During the long winter months, a weekend in Florida is a popular getaway. Frequently, hotels do not have adequate staffing to cope with the uptick in business. Other facilities open rooms or wings that are normally closed. This environment often causes serious falls, and the average jury verdict in cases like these is over $75,000.

Hotel falls are already legally complex. When the victim is from out of state, these complexities increase Some of these intricacies are found in law books, and some are not.

The bottom line is that if you or a loved one came to Florida for a vacation and left with a serious fall injury, there are legal options. A Brandon personal injury attorney can usually hold the hotel owner financially responsible for damages. These damages normally include compensation for economic losses, such as medical bills, and noneconomic losses, such as pain and suffering. Additional punitive damages might be available as well, in some extreme cases.

Venue Issues in Out-of-State Claims

“Venue” is legalese for the place where the victim/plaintiff brings a claim for damages. Generally, that place could be either:

  • Location of the injury, or
  • Plaintiff’s residence.

Assume Rick exchanges the snowy North Dakota winter for a weekend in sunny Tampa Bay. The hotel restaurant, which is normally about half full, is bustling with activity. Rick slips and falls on some spilled coffee. Since he already suffers from osteoporosis, or bone loss, the fall causes a serious injury. He spends several days at an area hospital.

Should Rick pursue a damages claim in Florida, where the accident occurred, or in North Dakota, where he lives?

It would be more convenient for him to pursue damages in North Dakota. His lawyer might be down the street instead of in another time zone. Additionally, if the case goes to trial, Rick has the homefield advantage.

However, it might be better to pursue the claim in Florida. The evidence is here, such as witnesses and medical bills. Furthermore, Florida law is generally quite favorable in this are, as outlined below. Finally, only a fraction of these cases go to trial, so the homefield advantage thing is not a significant consideration.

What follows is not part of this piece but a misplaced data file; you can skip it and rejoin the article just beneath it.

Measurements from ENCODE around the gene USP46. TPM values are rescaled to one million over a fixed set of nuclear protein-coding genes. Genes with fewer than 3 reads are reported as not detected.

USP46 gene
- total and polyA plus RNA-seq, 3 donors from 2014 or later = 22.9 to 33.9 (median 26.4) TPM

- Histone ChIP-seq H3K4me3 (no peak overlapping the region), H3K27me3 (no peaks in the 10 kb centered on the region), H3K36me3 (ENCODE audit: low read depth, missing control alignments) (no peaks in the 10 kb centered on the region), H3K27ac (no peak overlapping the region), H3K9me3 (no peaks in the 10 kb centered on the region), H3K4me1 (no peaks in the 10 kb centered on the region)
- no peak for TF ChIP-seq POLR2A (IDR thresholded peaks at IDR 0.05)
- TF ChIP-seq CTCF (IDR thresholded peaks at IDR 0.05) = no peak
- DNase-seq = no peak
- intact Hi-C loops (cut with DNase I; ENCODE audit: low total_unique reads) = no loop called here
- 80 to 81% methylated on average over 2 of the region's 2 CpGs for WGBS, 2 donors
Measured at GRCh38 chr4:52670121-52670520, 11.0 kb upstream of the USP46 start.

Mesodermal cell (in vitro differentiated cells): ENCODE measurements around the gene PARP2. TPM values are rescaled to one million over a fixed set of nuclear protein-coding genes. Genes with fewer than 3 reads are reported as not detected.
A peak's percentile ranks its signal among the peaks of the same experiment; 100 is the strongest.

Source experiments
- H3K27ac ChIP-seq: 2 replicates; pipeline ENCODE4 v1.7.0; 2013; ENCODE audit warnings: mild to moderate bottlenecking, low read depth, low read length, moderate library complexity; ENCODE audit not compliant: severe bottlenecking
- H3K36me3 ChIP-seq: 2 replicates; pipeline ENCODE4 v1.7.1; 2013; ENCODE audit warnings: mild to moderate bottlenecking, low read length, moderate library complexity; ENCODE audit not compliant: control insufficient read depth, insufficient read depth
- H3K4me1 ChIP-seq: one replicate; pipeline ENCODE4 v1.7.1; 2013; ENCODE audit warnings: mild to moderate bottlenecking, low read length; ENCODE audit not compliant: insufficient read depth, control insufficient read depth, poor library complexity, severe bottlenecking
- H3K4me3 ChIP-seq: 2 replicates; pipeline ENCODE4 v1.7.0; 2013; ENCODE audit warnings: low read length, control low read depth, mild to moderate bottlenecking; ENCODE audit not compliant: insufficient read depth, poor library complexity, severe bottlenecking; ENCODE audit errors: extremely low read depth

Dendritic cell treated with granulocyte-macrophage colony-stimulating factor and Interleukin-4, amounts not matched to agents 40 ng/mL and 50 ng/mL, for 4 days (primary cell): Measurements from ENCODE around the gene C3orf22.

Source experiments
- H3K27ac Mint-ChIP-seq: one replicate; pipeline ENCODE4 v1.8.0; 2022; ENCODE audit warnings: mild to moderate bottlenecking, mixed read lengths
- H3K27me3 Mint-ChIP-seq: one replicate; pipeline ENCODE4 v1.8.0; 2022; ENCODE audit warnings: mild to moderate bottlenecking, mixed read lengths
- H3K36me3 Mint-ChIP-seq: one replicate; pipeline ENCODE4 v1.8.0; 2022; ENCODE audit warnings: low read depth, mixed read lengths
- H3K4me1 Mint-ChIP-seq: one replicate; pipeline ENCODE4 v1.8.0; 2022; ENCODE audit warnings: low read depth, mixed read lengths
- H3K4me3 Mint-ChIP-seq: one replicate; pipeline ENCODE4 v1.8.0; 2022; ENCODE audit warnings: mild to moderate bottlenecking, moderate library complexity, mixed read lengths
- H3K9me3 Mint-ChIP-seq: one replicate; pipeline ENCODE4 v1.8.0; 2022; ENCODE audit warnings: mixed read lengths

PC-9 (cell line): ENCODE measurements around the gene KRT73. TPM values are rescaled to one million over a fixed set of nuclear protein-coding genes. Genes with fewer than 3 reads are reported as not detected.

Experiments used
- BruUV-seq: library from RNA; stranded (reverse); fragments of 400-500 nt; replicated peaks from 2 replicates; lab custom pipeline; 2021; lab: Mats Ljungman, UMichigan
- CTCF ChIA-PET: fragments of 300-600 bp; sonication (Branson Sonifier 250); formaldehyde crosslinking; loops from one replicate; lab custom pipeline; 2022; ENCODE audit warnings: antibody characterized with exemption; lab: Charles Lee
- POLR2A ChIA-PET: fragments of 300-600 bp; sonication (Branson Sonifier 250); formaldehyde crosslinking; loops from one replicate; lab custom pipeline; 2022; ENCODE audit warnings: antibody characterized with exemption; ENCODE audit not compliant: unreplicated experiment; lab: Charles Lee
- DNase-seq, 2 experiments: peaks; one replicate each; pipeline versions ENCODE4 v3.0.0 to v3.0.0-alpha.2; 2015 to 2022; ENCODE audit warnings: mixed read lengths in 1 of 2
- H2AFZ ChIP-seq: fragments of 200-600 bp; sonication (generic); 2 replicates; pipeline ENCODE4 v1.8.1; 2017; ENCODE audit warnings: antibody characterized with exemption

Victim’s Legal Status in Florida

Some states require jurors to sift through various factors to determine the landowner’s legal responsibility in a fall case. Generally, the more moving parts a claim has, the more difficult it is to win. The victim/plaintiff has the burden of proof on each of these points.

The Sunshine State is different. Hotel guests are always invitees. In these situations, the landowner has a duty of reasonable care. That duty includes a responsibility to frequently inspect the premises and take care of hazards like coffee spills.

Establishing Knowledge

Theoretical responsibility is not enough. The owner must also have known about the hazard. Once again, the victim/plaintiff has the burden of proof on this point. Evidence could be:

  • Direct: “Smoking guns” like restroom cleaning reports are usually not available in common area falls. If it exists, this type of evidence usually emerges during a lawsuit’s discovery process.
  • Circumstantial: Most courts use the time-notice rule to evaluate circumstantial evidence. Think about a banana peel on the floor. If the peel was yellow, it probably just fell. If it was black, it had probably been on the ground for awhile. In the latter instance, a hotel employee should have found the peel and should have picked it up.

Even though Rick had a pre-existing condition, if the owner knew about the spilled coffee, the owner is fully liable for damages, thanks to the eggshell skull rule. Some jurisdictions employ this rule and some do not.

Reach Out to Hard-Hitting Attorneys

Out-of-staters who fall at a local hotel should probably partner with a local lawyer. For a free consultation with an experienced Brandon personal injury attorney, contact Reed & Reed, Attorneys at Law. We have four area offices (St. Petersburg, Lakeland, Tampa, and Clearwater).